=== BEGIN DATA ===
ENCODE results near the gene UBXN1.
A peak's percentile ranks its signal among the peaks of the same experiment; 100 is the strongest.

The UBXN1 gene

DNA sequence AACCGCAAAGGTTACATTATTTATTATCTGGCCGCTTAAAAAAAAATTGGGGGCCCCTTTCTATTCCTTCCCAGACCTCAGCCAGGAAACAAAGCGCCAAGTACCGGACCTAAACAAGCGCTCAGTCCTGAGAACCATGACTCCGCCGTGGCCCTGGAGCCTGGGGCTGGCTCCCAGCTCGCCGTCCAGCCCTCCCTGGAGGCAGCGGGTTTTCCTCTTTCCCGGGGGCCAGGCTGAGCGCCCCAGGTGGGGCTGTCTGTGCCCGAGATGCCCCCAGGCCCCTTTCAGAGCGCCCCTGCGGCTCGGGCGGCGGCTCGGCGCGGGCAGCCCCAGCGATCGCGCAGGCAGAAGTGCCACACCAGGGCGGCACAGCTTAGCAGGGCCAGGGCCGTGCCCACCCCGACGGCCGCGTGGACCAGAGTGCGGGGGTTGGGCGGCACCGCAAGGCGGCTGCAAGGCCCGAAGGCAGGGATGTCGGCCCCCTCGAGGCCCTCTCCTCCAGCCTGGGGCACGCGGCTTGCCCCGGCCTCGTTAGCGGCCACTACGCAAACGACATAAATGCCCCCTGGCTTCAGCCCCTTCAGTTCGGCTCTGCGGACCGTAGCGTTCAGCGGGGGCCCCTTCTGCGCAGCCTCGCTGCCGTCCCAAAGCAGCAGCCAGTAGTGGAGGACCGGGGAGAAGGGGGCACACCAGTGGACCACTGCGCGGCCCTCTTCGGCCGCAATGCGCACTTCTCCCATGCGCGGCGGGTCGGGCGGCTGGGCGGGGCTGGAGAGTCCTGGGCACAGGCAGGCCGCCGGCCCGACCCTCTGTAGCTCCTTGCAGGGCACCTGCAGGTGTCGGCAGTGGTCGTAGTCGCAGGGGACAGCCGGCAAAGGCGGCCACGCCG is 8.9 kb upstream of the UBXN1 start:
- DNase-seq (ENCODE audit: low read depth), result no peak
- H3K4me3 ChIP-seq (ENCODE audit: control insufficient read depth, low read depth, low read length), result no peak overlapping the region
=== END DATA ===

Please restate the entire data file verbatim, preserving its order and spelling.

ENCODE results near the gene UBXN1.
A peak's percentile ranks its signal among the peaks of the same experiment; 100 is the strongest.

The UBXN1 gene

DNA sequence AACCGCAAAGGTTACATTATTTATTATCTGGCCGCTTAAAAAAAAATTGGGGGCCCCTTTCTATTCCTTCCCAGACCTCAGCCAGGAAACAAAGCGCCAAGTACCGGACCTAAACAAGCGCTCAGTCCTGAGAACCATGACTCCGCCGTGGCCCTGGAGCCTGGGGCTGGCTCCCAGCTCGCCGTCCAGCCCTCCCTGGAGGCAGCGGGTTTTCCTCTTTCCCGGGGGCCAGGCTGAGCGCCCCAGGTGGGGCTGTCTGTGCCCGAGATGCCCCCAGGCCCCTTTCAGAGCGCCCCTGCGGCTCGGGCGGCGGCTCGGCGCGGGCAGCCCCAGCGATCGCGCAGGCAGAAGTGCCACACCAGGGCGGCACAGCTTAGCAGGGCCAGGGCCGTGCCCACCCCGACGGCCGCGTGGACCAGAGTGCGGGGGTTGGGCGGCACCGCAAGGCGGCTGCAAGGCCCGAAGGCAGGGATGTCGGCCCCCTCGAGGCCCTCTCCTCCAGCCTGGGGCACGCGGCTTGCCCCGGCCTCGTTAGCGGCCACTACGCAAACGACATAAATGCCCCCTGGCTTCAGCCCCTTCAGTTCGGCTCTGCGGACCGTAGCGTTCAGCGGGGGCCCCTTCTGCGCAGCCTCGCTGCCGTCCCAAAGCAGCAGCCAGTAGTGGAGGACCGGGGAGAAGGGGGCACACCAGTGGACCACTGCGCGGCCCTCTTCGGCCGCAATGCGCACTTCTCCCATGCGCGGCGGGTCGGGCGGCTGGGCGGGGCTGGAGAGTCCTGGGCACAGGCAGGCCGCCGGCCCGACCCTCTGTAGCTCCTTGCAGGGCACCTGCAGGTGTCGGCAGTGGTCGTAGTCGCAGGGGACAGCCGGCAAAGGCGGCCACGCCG is 8.9 kb upstream of the UBXN1 start:
- DNase-seq (ENCODE audit: low read depth), result no peak
- H3K4me3 ChIP-seq (ENCODE audit: control insufficient read depth, low read depth, low read length), result no peak overlapping the region